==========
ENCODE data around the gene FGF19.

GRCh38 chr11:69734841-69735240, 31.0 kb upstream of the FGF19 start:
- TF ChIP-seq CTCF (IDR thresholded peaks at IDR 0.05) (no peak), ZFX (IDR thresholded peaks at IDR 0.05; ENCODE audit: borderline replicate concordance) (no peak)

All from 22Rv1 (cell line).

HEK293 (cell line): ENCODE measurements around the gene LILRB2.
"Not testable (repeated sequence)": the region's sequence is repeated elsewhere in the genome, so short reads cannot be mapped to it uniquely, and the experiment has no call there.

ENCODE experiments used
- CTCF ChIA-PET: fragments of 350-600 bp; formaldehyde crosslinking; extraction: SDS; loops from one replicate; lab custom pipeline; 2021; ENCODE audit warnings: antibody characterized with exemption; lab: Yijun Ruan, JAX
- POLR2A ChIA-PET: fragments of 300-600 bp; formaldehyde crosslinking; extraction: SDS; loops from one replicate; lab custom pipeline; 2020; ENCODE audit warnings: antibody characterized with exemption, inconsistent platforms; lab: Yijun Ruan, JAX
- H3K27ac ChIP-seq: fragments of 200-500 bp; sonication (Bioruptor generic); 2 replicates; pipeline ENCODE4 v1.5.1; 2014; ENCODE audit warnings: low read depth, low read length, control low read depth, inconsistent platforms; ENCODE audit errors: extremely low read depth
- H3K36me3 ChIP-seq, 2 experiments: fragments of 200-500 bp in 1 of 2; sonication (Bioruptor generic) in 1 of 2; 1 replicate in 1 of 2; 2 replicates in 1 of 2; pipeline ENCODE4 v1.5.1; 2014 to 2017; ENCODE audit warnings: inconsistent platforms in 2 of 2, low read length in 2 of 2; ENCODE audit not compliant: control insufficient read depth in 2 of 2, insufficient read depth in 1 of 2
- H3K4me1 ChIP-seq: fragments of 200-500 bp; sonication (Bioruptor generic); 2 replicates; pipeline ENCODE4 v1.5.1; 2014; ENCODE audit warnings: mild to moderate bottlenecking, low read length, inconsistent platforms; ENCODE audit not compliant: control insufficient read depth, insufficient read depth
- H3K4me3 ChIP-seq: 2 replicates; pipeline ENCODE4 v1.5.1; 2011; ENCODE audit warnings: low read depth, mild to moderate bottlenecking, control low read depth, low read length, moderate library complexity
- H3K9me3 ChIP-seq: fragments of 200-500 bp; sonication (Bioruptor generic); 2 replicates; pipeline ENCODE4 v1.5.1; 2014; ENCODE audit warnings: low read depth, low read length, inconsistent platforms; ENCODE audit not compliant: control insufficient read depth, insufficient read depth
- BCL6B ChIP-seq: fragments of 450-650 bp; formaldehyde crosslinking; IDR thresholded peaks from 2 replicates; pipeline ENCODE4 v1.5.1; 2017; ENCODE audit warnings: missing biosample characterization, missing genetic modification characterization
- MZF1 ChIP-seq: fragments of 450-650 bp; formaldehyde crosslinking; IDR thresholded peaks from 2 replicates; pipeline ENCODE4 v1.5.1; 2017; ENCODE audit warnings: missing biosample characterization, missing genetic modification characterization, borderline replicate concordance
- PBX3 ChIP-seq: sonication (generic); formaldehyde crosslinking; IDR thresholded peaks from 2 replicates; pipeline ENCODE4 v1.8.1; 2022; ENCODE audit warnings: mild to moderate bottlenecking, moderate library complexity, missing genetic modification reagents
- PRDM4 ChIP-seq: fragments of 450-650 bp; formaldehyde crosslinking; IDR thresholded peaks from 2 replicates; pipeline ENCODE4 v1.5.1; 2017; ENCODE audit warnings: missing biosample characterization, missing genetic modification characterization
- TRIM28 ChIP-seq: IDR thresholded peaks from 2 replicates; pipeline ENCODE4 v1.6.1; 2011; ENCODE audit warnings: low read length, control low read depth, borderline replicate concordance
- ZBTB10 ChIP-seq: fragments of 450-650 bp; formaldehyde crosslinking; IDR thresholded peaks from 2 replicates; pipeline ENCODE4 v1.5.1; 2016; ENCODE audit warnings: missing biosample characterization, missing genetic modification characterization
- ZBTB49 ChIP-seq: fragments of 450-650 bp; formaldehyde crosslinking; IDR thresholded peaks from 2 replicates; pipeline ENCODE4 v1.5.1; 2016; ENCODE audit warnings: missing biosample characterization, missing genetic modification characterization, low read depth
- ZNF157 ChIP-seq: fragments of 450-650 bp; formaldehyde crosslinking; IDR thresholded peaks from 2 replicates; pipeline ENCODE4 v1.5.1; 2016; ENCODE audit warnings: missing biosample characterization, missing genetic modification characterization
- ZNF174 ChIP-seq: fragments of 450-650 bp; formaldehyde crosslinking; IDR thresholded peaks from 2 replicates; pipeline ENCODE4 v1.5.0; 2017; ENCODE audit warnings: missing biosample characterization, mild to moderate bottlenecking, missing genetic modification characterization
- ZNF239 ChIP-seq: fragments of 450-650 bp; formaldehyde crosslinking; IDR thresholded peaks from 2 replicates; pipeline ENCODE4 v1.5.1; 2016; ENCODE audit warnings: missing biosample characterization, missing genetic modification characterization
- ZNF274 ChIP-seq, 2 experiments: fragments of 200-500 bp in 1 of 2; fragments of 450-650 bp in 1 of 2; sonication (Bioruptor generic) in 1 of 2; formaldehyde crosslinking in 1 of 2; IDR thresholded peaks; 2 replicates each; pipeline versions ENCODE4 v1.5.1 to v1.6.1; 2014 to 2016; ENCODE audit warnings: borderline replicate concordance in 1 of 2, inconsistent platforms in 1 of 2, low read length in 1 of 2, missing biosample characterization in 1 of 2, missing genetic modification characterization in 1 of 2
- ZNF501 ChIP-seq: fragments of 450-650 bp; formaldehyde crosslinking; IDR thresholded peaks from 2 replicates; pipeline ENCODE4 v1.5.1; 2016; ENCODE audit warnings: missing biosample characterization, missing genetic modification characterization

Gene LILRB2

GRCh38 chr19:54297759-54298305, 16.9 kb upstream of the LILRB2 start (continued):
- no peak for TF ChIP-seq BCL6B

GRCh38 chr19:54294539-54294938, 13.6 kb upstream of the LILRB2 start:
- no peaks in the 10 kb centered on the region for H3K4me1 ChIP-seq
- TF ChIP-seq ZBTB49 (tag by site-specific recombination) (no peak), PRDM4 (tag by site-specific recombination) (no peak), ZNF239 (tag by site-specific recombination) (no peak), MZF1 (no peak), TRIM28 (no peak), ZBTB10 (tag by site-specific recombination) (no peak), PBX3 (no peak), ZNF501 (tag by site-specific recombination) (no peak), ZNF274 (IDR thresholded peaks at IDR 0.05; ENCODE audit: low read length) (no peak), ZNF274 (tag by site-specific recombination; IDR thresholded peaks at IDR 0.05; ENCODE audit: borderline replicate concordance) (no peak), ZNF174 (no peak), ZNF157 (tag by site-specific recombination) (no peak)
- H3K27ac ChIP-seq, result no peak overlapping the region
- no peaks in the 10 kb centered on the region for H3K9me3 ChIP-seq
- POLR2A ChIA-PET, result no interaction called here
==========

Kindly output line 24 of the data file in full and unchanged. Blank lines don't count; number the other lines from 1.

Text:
- ZNF239 ChIP-seq: fragments of 450-650 bp; formaldehyde crosslinking; IDR thresholded peaks from 2 replicates; pipeline ENCODE4 v1.5.1; 2016; ENCODE audit warnings: missing biosample characterization, missing genetic modification characterization